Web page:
'Intimacy coordinator idea suggests lack of trust between director and actors'
Mumbai: Adrian Lyne, the director behind some of the most popular Hollywood erotic thrillers like "Fatal Attraction" and "Indecent Proposal", says he isn't too happy with the inclusion of intimacy coordinators on movie sets nowadays.
The British filmmaker, whose sexually charged stories have often explored relationships and intimacy in the backdrop of a thriller, has returned to direction with his latest "Deep Water" - two decades after his last blockbuster, "Unfaithful".
"Deep Water" is led by Ben Affleck and Ana de Armas.
In an interview with PTI over Zoom call, Lyne said he has adapted to changes in filmmaking today, including shooting in digital, but one thing that "distressed" him was the presence of intimacy coordinators.
"One thing that they do have now, which sort of distressed me a little bit, was the intimacy coordinator. I didn't have them on the set, but the lady would look at it on the monitor and I thought it was a strange thing to do. The idea of an intimacy coordinator suggests a lack of trust between a director and his actors," the 81-year-old director said.
The role of intimacy coordinators, who ensure actors participating in intimate scenes feel comfortable and safe, came into prominence post the #MeToo movement in Hollywood in 2017.
The movement brought to the forefront stories of sexual misconduct in the industry, with many rallying for stronger guidelines for a safer work environment on set.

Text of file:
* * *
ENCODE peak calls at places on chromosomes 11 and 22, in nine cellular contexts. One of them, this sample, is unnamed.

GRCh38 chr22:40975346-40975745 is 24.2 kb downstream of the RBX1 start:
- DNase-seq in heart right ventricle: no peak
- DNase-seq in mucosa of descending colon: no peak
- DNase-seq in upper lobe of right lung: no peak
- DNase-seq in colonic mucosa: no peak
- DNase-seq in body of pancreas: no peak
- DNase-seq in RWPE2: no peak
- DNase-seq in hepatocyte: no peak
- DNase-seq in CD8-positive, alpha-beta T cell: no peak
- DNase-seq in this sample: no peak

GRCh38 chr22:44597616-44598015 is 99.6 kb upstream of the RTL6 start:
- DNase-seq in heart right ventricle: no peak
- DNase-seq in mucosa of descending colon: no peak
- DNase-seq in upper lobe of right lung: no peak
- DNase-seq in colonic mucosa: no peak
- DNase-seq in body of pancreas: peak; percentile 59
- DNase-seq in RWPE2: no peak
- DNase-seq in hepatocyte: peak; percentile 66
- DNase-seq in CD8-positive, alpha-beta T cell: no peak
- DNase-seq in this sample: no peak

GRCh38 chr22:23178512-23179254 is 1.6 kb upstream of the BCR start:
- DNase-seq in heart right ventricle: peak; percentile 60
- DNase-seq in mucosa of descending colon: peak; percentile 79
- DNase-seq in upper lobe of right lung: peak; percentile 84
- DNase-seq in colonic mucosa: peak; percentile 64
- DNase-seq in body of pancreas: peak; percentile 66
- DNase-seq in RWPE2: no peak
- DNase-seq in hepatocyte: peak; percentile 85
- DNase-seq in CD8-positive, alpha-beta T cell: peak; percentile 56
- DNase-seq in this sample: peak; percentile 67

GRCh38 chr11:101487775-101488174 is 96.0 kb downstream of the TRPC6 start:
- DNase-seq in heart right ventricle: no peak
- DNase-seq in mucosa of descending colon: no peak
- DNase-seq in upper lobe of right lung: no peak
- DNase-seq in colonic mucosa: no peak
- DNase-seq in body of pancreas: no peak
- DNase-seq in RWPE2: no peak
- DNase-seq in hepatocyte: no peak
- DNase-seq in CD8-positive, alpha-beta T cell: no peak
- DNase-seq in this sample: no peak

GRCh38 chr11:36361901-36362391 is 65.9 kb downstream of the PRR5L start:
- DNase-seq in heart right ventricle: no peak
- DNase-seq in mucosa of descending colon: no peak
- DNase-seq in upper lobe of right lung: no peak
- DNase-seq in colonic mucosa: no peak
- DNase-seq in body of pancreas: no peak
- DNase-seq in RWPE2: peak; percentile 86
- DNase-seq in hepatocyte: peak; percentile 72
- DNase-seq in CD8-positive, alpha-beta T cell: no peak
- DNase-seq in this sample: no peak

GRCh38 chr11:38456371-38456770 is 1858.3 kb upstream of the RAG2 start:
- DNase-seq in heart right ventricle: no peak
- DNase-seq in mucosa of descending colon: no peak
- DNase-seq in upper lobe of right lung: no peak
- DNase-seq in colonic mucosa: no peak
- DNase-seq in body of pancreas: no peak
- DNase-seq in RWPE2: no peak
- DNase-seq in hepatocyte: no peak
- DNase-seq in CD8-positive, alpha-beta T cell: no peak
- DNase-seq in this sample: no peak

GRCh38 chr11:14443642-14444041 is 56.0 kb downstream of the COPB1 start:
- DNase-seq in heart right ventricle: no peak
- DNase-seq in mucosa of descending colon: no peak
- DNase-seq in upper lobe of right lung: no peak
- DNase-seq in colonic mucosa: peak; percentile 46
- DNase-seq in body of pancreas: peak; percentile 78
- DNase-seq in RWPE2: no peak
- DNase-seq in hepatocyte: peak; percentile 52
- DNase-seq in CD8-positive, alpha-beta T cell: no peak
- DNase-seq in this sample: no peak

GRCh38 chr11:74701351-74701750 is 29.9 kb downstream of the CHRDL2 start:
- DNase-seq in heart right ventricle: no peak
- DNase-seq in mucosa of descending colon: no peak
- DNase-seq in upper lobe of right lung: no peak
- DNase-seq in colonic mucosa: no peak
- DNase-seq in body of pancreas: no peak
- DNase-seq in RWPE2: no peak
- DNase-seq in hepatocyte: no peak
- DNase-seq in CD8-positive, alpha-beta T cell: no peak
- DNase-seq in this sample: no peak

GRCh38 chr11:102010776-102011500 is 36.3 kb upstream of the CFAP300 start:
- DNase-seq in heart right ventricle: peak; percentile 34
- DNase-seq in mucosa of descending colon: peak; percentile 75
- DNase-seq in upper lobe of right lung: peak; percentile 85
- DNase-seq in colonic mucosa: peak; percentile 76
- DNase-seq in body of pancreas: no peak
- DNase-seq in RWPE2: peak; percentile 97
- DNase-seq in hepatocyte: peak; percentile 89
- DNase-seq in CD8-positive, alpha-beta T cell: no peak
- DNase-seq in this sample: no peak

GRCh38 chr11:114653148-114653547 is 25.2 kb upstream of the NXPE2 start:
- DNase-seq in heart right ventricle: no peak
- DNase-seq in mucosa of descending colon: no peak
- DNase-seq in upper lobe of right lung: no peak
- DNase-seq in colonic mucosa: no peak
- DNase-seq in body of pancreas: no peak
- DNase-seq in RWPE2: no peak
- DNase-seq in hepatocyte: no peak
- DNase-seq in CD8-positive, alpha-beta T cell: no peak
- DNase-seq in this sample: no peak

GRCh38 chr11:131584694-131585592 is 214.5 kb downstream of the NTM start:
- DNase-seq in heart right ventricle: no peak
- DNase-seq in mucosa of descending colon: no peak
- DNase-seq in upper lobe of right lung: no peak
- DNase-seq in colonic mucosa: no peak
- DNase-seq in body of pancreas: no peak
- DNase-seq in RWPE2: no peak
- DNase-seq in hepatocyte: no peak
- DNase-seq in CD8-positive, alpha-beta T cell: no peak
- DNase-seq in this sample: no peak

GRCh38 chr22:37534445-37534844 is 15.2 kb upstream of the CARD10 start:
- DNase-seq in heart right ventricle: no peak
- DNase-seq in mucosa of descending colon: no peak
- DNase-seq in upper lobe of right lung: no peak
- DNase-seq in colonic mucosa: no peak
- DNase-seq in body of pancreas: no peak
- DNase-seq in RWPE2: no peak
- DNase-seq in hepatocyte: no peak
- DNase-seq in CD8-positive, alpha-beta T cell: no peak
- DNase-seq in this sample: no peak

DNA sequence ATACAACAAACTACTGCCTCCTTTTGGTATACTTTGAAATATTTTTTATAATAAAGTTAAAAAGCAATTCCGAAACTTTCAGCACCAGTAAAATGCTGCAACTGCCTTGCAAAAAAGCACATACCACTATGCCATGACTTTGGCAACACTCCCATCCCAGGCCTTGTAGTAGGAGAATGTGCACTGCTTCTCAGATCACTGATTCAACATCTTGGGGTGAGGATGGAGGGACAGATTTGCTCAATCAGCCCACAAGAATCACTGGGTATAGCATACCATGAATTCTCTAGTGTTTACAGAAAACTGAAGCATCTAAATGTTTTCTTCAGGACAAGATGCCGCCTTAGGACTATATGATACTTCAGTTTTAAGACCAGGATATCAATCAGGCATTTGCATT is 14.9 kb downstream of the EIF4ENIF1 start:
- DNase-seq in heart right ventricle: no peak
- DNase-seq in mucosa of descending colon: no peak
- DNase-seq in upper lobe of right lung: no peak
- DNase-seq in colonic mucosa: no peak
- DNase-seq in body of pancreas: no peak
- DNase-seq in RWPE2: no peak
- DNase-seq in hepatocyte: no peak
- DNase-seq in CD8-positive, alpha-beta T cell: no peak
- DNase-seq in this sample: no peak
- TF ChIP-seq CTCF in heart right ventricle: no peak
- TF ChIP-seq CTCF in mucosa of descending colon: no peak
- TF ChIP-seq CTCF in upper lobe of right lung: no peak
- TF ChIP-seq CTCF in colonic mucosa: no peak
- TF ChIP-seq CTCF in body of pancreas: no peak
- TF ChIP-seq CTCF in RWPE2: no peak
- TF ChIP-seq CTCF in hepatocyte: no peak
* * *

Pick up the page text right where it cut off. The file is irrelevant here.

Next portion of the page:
Lyne said the existence of intimacy co-ordinators puts the gaze of a filmmaker in question.
"If I don't have that if they (actors) don't trust me and I don't trust them, then I have got nothing. So that was my feeling about it. In the end, it didn't get in the way, but I don't like the implication of it, the fact that there would be a lack of trust," he added.
With "Deep Water", the filmmaker is back to exploring interpersonal equations with a dash of psychological thrill, as he chronicles the story of a couple, whose marriage is crumbling under the weight of resentment, jealousy and mistrust.
Things take a turn when the husband, who allows his wife to have affairs in order to avoid a divorce, becomes the prime suspect in the disappearance of her lovers.
Lyne, who spends most of his time living in the South of France, said he was compelled to direct "Deep Water" as he was drawn to the story.
"I spend a lot of time in the South of France. To be honest, it is tough to come back because I love to be there. But I did work on different projects, I was writing stuff. Finally, when I read this, I thought it was terrific. I love Patricia, I thought it was a logical progression for me. I have always liked relationship pieces and this is an extremely strange relationship," he said.
"Deep Water" is based on the 1957 novel of the same name by Patricia Highsmith. The film is written by "Stranger Than Fiction" fame Zach Helm, Highsmith and Sam Levinson, the writer-creator of HBO's hit show "Euphoria".
The film, which will stream on Prime Video from March 18, furthers Lyne's curiosity about understanding and chronicling varied, twisted relationships for the screen since his first erotic thriller "9 Weeks" in 1986.
The filmmaker said he has always been interested in the "small picture", even though he can appreciate and enjoy tentpole films like "The Matrix" or "Dune".
"But I wouldn't really be interested in doing a movie like that. What I want to do is movies where the audience can put their feet in the shoes of the actors and sort of be them, follow them vicariously through the movie. That's the sort of films I like. When I was young, I always liked the French New Wave, which were all relationship pieces. That's what I am most fascinated by," he added.
"Deep Water" also features actors Tracy Letts, Rachel Blanchard, Dash Mihok, Lil Rel Howery, Jacob Elordi, Finn Wittrock and Kristen Connolly.